The Divine Violence section was maybe the weakest, but I think it is still an important one. Some of the most basic attacks from New Atheists are based on things like the so called genocide and cosmic child abuse. While this isn’t as strong as other sections, it is well worth interacting with, if for no other reason than learning more of the other side. Similarly, there probably isn’t much new for most people about Sexuality. The Bible is pretty clear, and most arguments against this perspective come down to personal preference (E.g. I think it is fine if they love each other, who cares?, etc.) However, this section does give some good verses as well as the whole picture throughout the Bible. Maybe more interesting than that, it also puts the spotlight back on us and challenge the fact of polygamy in the Bible, which was fairly challenging.

As I mentioned above, this really is a must read for anyone who wants to take the Bible seriously. If we care about the Bible and want to understand it (and views against it), we need to interact more with controversies and other hard aspects that challenge our understanding or reading of the Bible.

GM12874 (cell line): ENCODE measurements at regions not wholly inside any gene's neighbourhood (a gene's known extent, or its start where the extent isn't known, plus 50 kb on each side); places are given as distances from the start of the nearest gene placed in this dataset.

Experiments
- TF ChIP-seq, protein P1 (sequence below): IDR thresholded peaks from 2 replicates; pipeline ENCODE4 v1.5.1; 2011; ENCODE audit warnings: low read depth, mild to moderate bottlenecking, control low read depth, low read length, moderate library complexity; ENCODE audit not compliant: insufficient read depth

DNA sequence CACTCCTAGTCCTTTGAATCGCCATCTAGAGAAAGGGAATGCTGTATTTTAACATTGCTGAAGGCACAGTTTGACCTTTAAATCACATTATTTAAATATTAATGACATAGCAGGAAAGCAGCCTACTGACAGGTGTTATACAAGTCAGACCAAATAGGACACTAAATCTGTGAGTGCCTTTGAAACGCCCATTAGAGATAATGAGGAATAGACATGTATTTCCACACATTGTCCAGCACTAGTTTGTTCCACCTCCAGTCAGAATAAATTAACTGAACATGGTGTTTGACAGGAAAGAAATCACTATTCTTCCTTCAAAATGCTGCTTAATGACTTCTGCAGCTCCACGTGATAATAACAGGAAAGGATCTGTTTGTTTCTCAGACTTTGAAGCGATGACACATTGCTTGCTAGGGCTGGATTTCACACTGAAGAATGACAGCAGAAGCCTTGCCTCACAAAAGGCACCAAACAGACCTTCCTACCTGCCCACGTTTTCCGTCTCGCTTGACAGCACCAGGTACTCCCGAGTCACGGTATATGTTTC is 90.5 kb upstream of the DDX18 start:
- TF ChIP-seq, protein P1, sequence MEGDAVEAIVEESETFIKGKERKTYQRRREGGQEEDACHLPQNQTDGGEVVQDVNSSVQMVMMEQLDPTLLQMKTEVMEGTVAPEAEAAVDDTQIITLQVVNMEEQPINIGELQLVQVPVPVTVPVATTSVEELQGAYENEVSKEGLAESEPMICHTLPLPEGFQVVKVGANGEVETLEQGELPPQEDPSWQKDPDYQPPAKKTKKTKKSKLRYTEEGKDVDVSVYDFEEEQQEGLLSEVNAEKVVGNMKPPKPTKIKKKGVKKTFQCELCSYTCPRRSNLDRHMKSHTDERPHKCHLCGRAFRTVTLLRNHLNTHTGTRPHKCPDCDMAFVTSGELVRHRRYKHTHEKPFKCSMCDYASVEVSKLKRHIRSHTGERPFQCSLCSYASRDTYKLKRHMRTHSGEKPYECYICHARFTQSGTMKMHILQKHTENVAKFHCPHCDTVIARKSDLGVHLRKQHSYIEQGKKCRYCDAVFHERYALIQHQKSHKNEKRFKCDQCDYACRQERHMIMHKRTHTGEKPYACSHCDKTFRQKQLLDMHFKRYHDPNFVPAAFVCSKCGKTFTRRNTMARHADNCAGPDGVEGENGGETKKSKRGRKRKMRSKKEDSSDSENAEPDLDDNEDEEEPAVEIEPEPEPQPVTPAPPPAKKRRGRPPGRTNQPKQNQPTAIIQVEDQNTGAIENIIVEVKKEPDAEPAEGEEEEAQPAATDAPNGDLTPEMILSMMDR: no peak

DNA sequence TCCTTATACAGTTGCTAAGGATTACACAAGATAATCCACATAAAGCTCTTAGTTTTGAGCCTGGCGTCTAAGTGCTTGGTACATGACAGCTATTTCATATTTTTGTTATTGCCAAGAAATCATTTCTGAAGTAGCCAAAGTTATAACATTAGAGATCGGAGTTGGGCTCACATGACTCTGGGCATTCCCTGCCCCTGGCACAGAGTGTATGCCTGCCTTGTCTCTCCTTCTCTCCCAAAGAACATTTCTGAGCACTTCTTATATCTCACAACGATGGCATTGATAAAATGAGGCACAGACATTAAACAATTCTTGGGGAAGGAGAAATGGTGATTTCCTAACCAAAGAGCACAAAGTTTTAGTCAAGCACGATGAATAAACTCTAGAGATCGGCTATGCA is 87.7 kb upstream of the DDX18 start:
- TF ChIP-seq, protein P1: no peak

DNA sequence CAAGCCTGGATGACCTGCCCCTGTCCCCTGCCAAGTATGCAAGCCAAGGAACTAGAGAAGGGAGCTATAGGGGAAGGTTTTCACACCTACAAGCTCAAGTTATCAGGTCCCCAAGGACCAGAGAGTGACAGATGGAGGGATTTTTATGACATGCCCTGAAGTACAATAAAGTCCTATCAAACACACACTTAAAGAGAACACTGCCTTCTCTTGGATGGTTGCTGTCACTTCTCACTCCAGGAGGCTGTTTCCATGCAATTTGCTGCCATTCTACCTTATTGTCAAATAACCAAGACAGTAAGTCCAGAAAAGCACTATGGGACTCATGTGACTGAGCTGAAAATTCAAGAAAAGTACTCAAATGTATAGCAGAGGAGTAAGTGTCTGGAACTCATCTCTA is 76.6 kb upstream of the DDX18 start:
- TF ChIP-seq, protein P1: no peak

*I received a free copy of this book in exchange for an honest review.

Book Review: How to Read Genesis

How to Read Genesis by Tremper Longman, III

My Rating – Must Read

Level – Easy, short

Summary
This book is exactly what the title says it is a guidebook to understanding and reading Genesis. Longman explains what the book (Genesis) is, who wrote it, whom it was written to as well as its place among other ancient literature. He breaks down the structure of the book into three parts: primeval history, which is verses 1-11; patriarchal narratives, 12-36; and Joseph’s story, 37-50. He then wraps up with notes on how we as Christians should read it, paying particular attention to our view after the cross. That is, with our knowledge of Christ, looking back at the Genesis story and reading it looking at how it points to Christ.

Longman does not take a view of young earth nor does he give much attention to evolution. This makes sense in that it is not an exposition of Genesis, but rather a guide to reading it.

My Thoughts
This should be the starting point for anyone curious about anything in Genesis 1-11 – age of the earth, historical Adam, the flood, giants, people living hundreds of years, even evolution. A broad understanding of what Genesis is and is supposed to be will help you to understand these issues, even those he doesn’t delve too much into.

For those that aren’t as concerned with these issues, it is still a very important book in helping you understand literature that nearly defies genre or categorization. Genesis is literally the foundation of the Bible. Far too many people are quick to either throw the book out or bury their heads in the sand and just say ‘its literal’.

Every Christian should read this book to help them grow in understanding and knowledge of the Word.